So when do beating trays become recognised as beating trays? Banks (1909) refers to both the umbrella, incidentally also using the Keisenwetter illustration, but comments that “A substitute for the umbrella, and in many cases better than it, is the beating cloth. It consists of a piece of common unbleached cot- ton cloth, 1 yard square, to each corner of which a loop of stout twine is sewed, or a corner turned over. Upon reaching the woods, two straight sticks, each about 5 feet in length, and not too heavy, also not so small as to break or bend too easily, are cut from a convenient bush. The sticks are placed crosswise over the cloth and fastened to the loops at the four ends. This is easily and quickly done by making sliding loops of the simple loops. The cloth is thus kept spread out between the sticks. To the center of the sticks another stick may be fastened, so as to hold the cloth out under the branch.”  George Day in his 1916 Presidential address to the Entomological Society of British Columbia refers to umbrellas and beating trays in the same sentence “Another method is by beating the foliage of trees and shrubs over a beating tray or inverted umbrella” (Day, 1918). Given that the biologist and novelist, Elliot Grant Watson (1885-1970) refers, somewhat caustically, to beating trays in his essay published in The English Review  “Enthusiastic entomologists smashing the young buds from the bushes, holding out beating trays” (Watson, 1923), I am failry confident that the beating tray as we know it, had replaced umbrellas, entomologcial or otherwise, by about 1920. I have still to find out where the term “japanese umbrella” arose.  Let me know in the comments if you are able to help.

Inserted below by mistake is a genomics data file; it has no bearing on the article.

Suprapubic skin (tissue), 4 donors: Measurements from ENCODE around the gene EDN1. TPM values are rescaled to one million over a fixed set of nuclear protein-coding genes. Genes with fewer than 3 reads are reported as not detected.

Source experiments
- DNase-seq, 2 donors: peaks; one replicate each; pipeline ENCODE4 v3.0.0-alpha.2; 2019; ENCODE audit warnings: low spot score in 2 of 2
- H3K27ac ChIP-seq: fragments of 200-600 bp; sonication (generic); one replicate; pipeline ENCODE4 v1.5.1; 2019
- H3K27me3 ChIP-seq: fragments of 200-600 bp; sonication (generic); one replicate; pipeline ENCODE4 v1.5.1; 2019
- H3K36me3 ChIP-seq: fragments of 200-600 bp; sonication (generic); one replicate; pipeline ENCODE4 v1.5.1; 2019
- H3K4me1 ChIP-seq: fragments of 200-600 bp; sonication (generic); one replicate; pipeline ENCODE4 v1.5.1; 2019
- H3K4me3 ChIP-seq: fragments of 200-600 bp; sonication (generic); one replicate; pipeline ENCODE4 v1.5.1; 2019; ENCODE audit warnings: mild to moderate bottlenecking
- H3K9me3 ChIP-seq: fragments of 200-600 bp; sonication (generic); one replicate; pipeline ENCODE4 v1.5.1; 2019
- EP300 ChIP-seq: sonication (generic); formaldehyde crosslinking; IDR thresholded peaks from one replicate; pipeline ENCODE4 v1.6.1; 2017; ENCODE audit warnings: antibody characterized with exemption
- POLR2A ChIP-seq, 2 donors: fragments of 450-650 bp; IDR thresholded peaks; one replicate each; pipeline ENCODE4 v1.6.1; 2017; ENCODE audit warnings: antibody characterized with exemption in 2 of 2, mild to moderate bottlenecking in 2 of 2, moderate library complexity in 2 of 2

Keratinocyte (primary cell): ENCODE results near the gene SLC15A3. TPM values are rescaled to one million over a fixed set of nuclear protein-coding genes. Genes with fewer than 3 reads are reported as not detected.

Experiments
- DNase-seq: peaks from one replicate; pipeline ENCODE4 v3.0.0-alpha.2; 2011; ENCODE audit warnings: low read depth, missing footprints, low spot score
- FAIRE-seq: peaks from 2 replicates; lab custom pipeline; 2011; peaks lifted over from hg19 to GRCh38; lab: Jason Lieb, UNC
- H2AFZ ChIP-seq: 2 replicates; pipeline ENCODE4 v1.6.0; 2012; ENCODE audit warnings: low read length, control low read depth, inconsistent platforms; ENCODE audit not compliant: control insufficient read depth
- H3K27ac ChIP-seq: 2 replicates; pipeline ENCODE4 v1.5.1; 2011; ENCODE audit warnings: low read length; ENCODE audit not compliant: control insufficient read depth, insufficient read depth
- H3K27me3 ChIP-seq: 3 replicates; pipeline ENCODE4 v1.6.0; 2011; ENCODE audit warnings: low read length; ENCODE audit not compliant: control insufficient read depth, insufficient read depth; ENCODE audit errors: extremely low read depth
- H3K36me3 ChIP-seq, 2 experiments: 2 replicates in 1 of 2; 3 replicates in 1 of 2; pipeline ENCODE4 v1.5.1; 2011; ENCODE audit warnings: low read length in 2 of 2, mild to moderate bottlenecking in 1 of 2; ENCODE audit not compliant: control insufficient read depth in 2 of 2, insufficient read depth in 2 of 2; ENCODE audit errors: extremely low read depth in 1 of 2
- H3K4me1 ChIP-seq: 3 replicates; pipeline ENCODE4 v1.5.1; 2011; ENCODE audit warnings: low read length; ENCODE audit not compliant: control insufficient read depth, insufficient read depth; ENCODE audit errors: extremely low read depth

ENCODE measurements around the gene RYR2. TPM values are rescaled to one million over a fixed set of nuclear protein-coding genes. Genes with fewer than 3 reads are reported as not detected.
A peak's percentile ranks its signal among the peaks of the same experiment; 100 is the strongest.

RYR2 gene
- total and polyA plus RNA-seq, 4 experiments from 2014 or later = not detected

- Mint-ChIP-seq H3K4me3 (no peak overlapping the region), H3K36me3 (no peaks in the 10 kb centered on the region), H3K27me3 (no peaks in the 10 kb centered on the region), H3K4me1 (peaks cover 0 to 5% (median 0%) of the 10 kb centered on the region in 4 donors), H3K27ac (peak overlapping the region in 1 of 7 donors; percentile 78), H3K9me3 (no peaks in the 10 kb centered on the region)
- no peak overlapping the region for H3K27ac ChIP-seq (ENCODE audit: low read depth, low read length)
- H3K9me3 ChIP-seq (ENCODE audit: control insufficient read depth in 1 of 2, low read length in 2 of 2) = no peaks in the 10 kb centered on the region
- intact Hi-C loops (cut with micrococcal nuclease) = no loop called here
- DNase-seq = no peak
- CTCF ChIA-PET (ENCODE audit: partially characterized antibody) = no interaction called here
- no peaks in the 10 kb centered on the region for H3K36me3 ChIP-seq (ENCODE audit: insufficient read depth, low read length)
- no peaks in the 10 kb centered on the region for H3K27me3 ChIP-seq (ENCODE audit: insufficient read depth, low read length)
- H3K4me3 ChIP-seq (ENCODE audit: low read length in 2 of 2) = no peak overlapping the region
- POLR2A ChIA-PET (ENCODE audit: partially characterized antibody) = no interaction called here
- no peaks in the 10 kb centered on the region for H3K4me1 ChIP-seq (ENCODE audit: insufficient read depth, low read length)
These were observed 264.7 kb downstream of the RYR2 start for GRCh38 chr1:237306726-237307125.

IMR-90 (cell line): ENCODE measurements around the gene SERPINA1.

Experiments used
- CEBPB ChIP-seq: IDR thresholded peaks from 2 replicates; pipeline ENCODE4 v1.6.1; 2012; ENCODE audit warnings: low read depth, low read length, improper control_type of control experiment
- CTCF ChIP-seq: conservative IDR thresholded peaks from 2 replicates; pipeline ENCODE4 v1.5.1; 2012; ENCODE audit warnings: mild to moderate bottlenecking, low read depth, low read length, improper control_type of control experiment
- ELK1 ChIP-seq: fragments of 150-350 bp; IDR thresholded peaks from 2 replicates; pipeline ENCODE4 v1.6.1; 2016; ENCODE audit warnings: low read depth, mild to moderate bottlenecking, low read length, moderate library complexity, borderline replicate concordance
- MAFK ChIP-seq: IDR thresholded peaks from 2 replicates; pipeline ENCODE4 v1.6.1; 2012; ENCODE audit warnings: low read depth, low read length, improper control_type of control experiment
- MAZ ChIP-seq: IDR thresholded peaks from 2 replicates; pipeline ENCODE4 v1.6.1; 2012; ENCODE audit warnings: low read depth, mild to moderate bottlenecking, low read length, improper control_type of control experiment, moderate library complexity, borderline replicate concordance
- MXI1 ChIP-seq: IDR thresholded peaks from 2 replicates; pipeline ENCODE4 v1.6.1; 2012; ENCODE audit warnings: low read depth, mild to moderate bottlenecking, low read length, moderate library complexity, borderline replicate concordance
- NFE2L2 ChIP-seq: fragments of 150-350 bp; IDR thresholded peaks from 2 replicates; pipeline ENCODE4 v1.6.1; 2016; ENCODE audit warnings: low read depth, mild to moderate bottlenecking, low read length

My modern beating tray – costs about twice as much as the Japanese Umbrella, modern clap net or collapsible beating tray.

Modern beating tray in use – more like the original entomological umbrella depicted by Howard (1910), albeit I am somewhat stouter than the entomologist in his illustration.